Belgium is definitely among those countries presenting during Milan Design Week strong showcases of new designers and products. As in 2016, this year the regional Belgian institutions Flanders DC (formerly Design Flanders), MAD Brussels and Wallonie- Bruxelles Design Mode (WBDM), came together for Belgium Is Design (on until today).
Starting in the courtyard of the spectacular Palazzo Litta with an installation by architects Diller Scofidio + Renfro, the event revolves around one main theme - "Linking Minds" - the main point of the exhibition is indeed matching a designer and a manufacturer and exploring the creative process behind their products.
The Palazzo hosts on the first floor "Belgitude", a display bravely celebrating not the affinities, but the differences - historical roots, backgrounds, languages and so on - between ten different teams of designers.
The results vary and include different interior design pieces and objects. Jan & Randoald and Labt present for example their stackable "Rontgen Rack" series of modules.
Based on the idea of repetition, but capable of changing function in accordance with the need, the piece moves from the "Oblique Strategies" deck of cards created by Brian Eno and Peter Schmidt in 1975 and featuring challenging constraints that, encouraging lateral thinking, can help artists break creative blocks.
In the same way, the three bronze soldered chairs (bronze was chosen as a reference to art and sculptures in particular) forming a complex cast piece by Atelier Lachaert Dhanis (Sofie Lachaert and Lux d'Hanis) in collaboration with Art Casting, challenges domestic conventions prompting visitors to rethink familiar memories and materials.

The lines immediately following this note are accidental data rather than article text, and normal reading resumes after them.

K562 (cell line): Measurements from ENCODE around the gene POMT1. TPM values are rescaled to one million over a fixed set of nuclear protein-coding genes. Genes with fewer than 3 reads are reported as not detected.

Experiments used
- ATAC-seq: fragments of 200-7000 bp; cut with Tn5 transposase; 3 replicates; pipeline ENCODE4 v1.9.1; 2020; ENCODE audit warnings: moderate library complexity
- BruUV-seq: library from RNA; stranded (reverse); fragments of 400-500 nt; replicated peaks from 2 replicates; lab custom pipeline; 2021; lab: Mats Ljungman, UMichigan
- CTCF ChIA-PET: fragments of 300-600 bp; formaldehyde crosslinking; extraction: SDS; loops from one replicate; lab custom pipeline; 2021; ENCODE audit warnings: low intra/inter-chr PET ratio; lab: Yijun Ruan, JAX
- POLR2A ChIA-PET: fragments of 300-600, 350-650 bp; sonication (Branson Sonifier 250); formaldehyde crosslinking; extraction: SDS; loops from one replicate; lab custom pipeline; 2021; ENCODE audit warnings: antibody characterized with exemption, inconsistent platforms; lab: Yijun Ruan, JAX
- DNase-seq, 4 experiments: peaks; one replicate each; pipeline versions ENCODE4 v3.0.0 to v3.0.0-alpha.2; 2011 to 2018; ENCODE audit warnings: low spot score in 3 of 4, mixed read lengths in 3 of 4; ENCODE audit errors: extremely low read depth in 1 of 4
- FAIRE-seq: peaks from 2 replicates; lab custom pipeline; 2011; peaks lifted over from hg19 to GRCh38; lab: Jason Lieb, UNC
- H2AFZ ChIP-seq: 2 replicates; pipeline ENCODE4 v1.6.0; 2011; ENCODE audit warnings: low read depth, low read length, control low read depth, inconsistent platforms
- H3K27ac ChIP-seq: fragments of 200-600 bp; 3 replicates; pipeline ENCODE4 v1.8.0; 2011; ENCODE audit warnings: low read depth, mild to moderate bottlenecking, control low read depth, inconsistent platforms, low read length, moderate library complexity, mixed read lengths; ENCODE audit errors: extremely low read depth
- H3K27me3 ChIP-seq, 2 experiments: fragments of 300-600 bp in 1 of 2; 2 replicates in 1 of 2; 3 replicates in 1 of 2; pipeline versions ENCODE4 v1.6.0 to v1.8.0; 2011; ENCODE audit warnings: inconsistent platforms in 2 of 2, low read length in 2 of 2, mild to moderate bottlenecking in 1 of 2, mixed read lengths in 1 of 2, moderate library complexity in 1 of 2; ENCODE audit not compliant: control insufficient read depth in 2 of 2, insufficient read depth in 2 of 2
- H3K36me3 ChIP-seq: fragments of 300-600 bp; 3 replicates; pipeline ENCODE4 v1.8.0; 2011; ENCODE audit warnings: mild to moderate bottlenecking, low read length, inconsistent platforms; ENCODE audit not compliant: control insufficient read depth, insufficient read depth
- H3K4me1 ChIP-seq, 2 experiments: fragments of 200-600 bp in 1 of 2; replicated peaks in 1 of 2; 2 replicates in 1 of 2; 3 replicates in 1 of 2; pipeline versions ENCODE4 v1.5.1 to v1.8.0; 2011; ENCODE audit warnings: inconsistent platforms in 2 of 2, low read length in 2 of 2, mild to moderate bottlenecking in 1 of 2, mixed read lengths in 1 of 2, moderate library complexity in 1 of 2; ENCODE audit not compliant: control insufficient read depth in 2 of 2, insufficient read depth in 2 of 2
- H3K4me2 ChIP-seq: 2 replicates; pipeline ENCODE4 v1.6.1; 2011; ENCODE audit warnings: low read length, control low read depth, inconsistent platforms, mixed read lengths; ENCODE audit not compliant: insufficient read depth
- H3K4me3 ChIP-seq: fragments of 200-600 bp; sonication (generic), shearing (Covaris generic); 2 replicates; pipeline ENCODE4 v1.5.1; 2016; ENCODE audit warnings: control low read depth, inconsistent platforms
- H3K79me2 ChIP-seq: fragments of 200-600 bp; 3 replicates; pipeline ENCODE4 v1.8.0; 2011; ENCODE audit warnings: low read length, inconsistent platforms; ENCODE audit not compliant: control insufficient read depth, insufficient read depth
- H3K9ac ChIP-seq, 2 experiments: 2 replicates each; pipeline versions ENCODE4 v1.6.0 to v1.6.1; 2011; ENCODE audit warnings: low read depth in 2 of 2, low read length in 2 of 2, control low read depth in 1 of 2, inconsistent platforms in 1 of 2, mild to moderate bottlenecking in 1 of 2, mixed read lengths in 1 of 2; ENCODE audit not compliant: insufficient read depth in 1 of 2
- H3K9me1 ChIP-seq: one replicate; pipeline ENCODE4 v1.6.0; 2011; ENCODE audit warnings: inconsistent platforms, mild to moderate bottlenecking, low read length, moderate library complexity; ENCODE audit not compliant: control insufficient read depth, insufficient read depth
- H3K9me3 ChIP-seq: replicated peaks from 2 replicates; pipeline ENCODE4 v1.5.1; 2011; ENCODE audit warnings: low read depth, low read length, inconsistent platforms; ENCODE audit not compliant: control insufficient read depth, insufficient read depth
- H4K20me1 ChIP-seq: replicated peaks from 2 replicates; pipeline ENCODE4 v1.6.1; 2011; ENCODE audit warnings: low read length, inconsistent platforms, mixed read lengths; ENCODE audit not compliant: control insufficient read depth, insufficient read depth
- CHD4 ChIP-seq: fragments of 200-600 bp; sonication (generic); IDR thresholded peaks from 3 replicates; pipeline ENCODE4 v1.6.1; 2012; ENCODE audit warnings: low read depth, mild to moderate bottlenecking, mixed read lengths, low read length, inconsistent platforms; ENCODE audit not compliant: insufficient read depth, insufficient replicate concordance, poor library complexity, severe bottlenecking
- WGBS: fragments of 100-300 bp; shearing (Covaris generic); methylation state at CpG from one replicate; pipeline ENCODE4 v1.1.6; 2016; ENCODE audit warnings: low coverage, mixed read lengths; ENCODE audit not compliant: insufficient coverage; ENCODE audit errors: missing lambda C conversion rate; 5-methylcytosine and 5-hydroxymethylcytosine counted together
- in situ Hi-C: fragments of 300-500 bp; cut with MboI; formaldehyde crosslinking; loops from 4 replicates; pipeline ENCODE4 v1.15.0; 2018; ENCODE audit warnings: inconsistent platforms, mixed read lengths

References to industries linked with fashion are not missing: Xavier Lust collaborated with luxury weaving leather workshop Charles Schambourg by Nacarat to create a prototype chair called "Bee".
Inspire by the natural world and in particular by the bee, the symbol of supreme social organisation, the chair features a light conical shell supported by thin aluminium legs and leather upholstery woven in a honeycomb-like hexagonal pattern.
While Lust's piece could inspire some fashion designers to integrate in their collections woven leather elements, other objects on display may prompt textile designers to ponder more about experimenting with new techniques or finding innovative ways to reinvent traditional ones.
LAEND, that is Diane Steverlynck and Chevalier Masson (Eric Chevalier & Anne Masson) in collaboration with Veer le Wenes, founder of the valerie_traan gallery in Antwerp, developed for example a collection of carpets.
The "Echo" rugs are the result of a long-standing research by LAEND: the knitted surface features indeed different patterns depending on the observation point of the viewer. To achieve this variation the design team employed an experimental thread, collaborating with the specialist spinning mill of Diese Wolle, and with Limited Edition, a Belgian editor and producer of carpets.
There is also another Belgian designer who experimented with textiles as part of the WBDM's "Belgium Is Design: The New Belgians" showcase at the Salone Satellite, the platform within the Salone Internazionale del Mobile in Milan that is exclusively dedicated to young designers aged 35 and under.
Textile designer Coralie Miessen launched at this event the "Smock" collection: inspired by traditional smocking - an old embroidery technique in which a system of gathers and pulled threads transforms a flat surface and gives it volume and elasticity, Miessen created double-sided textiles with a great elasticity and with the thickness of a mesh fabric.
The pieces are ideal for upholstery purposes or as blankets, but the most intriguing thing about Miessen and LAEND's projects remains the technology and techniques employed: applied to different fashion products, they could indeed offer new and exciting possibilities to those creative minds willing to experiment.
Image credits for this post
Images 1, 2, 4 and 5 by Laetitia Bica